Tuesday, January 19, 2010

The Metropolitan Natural Park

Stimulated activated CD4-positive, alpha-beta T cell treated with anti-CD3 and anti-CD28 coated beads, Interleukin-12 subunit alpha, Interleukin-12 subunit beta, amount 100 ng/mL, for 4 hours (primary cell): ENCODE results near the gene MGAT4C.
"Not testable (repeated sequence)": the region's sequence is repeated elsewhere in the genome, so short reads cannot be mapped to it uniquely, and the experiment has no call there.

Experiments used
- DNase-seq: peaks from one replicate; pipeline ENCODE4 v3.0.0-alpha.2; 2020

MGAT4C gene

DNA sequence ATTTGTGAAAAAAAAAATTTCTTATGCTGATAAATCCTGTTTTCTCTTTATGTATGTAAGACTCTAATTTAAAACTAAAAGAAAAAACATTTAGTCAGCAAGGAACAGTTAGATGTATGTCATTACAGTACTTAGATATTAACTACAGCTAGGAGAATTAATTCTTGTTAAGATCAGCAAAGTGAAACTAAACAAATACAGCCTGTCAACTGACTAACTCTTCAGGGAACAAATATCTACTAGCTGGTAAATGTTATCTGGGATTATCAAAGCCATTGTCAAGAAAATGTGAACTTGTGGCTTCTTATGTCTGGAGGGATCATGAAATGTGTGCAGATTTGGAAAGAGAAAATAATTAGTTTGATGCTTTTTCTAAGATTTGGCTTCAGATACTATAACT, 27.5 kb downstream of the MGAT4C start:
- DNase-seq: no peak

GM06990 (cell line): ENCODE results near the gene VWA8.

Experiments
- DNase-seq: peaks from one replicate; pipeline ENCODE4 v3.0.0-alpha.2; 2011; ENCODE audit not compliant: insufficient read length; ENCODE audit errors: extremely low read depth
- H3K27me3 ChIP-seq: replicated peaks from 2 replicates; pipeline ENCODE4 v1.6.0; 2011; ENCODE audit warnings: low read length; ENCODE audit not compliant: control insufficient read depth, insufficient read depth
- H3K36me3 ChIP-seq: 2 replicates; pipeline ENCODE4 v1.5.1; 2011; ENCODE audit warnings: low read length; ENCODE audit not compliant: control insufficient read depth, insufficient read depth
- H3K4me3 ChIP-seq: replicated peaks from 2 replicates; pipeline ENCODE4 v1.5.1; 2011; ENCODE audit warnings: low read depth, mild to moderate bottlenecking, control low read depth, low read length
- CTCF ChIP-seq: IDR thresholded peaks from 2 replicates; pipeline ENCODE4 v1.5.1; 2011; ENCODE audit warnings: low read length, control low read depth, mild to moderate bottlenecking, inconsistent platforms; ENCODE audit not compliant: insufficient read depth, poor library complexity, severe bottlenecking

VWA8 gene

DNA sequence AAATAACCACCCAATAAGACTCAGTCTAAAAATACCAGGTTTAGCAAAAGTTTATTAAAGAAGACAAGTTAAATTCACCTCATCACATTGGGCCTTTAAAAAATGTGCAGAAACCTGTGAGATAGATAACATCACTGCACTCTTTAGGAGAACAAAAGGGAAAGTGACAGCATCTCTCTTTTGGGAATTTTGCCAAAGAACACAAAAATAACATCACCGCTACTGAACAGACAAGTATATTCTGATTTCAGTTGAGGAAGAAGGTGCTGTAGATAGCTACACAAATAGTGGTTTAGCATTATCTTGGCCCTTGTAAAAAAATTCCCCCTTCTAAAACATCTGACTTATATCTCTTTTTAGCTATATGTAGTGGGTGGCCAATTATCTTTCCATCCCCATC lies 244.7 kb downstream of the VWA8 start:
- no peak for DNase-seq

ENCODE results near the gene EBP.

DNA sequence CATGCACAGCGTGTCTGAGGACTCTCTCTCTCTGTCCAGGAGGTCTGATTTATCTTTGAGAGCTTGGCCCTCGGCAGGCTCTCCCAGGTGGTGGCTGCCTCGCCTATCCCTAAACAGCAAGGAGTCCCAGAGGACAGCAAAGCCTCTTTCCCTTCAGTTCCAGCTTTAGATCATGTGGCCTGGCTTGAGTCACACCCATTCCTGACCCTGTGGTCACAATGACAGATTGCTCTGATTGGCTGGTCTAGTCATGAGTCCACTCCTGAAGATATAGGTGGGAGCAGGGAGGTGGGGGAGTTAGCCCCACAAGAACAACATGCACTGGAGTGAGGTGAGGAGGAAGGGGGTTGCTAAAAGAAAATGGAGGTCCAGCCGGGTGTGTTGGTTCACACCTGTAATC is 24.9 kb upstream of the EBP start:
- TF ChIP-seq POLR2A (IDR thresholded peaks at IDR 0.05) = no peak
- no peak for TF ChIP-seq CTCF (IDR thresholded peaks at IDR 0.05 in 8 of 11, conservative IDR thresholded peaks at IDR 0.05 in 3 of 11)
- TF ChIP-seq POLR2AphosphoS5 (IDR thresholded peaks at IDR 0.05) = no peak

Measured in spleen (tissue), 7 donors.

Panama is the only latinamerican capital city blessed with a tropical dry forest within its boundaries. The Metropolitan Natural Park is considered the lung of Panama City, and it holds an amazing diversity of plants and wildlife (including birds) considering its proximity to the busy city. After spending a couple of hours at Veracruz beach and leaving an unexpected passenger at the main buildings of the park last sunday (january 17), we decided to walk La Cieneguita and the Mono Tití trails just to see what we can shoot (with the cameras). It was about 10:30 AM so the activity was low, but anyway we managed to find some birds. At our first stop, one of the rangers pointed us a branch that at first glance looked like any other, but with the binoculars we verified its identity: a Common Potoo perfectly patterned for disguising like a tree. What a beautiful creature, in spite of its reputation... this bird is the famous "Tulivieja" (a kind of witch) of our peasants due to its lugubrious (but enchanting) song. We delighted ourselves photographing this magnificent bird, but soon we were shooting other one: a pair of highly vocal Crimson-crested Woodpeckers in courtship display. A little farther in the trail we heard the characteristic buzzy call of the Slate-colored Seedeater and soon one male answered to our recordings (always close to the bamboo). This seedeater used to be very rare, but it has become regular at the bamboo in this park since last year. Other birds seen were Dusky and White-bellied Antbirds, Red-throated Ant-Tanagers and a Rosy Thrush-Tanager. We crossed some birders in the trails including a group, guided by our friend José Carlos, trying to spy an Orange-billed Sparrow, but having great views of a Slaty-tailed Trogon instead. We said goodbye to them, heading to the exit, but the musical whistles of a pair of Yellow-backed Orioles delayed us. As you can read, it was a very busy morning!

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